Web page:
John Grant – St George’s Bristol


In the space of a week or so  I have seen (or should that be  ‘heard’?) three of my favourite current vocalists: Elbow’s Guy Garvey, Roddy Woomble and now John Grant. Like Mr Garvey, being of a certain ‘stature’ gives John Grant a tremendous power, a resonance and richness which of course others already knew marked out his work in The Czars but which I never got to until I heard his solo Queen of Denmark. An exceptional and special voice which so many of the flighty manufactured ‘stars’ can only dream of.

St George’s is another excellent venue and well suited to his sort of intimate music. I was intrigued to see how Sea of Bees, the ‘nom de chanson’ of Julie Baenziger from Sacramento, would work out in a live setting. Songs for the Ravens is an album that has surprised me; initially it didn’t make much of a mark but bit by bit you end up with its tunes running through your head. Ms B does have remarkable voice, thrown into greater prominence in this most stripped back of settings. When singing she goes to another place, oblivious to those around her but once the song is over she suddenly sees the audience and at her own admission, a level of awkwardness takes over. Mrs HC found her discomfort slightly annoying, I chose to find it charming and endearing. Either way, here are songs worth discovering, their slightly off kilter nature marking her out as much more than your run of the mill songstress.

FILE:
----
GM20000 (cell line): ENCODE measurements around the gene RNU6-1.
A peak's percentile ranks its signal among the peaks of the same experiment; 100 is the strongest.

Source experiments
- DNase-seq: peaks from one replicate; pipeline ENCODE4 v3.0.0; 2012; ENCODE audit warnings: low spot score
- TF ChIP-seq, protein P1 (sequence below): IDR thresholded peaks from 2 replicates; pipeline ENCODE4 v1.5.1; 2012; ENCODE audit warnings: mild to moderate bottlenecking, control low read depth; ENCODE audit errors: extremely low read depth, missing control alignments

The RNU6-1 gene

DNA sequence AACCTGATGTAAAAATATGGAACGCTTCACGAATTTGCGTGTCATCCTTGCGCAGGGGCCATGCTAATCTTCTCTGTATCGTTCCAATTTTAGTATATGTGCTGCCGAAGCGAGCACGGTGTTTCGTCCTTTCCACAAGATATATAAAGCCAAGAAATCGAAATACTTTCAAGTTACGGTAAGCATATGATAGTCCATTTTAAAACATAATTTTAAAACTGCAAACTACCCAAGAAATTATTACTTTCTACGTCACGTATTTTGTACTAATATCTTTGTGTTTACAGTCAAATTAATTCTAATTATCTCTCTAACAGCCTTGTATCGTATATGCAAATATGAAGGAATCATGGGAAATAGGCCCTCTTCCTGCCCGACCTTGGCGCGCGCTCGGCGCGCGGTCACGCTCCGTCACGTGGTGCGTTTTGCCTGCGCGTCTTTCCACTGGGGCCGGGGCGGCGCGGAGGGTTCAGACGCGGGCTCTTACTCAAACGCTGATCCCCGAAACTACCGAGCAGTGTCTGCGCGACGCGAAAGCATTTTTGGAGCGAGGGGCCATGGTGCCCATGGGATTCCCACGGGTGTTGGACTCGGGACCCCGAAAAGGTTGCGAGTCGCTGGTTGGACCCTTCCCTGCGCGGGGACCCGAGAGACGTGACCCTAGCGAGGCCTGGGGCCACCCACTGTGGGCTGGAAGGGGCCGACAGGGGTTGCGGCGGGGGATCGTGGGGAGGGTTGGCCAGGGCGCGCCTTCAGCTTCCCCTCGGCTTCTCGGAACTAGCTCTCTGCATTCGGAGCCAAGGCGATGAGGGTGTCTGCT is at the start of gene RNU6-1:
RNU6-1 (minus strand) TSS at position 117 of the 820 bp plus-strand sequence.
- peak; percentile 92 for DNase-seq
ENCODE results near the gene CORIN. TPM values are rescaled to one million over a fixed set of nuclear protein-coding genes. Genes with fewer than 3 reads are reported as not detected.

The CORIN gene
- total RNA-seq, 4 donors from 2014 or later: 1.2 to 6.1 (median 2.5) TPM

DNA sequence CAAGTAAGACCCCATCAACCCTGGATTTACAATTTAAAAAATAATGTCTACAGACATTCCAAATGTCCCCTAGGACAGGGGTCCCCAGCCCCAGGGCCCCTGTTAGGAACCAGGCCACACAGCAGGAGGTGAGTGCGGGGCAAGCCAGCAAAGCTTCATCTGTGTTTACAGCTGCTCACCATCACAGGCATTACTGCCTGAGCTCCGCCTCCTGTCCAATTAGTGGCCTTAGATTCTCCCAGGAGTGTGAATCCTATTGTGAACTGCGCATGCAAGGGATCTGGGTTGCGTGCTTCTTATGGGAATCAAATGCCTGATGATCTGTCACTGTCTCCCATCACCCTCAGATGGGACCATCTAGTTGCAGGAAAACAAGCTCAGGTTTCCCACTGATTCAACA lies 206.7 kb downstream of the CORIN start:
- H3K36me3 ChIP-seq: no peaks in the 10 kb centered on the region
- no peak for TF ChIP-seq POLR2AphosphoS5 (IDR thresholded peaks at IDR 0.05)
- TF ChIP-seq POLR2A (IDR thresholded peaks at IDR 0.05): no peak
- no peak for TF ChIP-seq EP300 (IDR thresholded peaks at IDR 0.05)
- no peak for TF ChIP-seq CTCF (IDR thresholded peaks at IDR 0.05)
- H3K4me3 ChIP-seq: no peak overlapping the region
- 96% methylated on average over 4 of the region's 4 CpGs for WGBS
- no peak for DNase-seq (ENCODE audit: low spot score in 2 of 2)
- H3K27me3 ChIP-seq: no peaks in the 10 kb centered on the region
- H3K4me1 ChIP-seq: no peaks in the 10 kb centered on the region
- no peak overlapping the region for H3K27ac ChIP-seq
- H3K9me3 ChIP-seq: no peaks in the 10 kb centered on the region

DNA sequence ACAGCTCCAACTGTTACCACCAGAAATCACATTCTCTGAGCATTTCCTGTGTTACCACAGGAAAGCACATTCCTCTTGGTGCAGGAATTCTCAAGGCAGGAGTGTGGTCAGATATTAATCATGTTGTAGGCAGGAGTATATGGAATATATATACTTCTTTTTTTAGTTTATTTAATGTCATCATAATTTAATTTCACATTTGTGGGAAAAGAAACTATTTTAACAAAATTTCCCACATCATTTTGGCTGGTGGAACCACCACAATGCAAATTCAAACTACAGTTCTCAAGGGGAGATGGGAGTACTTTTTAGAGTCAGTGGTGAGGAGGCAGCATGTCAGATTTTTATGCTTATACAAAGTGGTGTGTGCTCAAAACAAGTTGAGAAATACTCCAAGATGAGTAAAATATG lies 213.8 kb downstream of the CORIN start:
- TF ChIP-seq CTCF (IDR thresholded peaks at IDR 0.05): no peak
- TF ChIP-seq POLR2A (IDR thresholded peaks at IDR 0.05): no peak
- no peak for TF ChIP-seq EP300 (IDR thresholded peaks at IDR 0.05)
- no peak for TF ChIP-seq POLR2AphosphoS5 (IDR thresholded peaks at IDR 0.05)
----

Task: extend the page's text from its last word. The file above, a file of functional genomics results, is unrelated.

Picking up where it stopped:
Mr Grant was accompanied by just one musician whose name I have forgotten (sorry!) a grand Steinway piano and two little synths. I confess to not having taken down the set order but it seemed remarkably like the one from Gateshead. Of course many like me came to hear the songs from Queen of Denmark, which I have played to death this last year. But for me I was taken aback by the numbers he played from The Czars days; Drug, LOS, and Little Pink House. LOS in particular was outstanding but the aching poignancy of the last one brought a tear to the eye.

I realise that he must do it nightly but the backstories around the songs made them even richer and he managed to make you feel that he genuinely was pleased to be with you for the evening.

Authenticity has preoccupied me of late and here is another artist who is doing what he really loves to do and seems grateful for the opportunity to do it, not taking it for granted. Not that we should expect ever thankful artists but those who combine their talent with some level of self awareness allow themselves to connect at a deeper level with their audience than can those enmeshed in their own hype and publicity.

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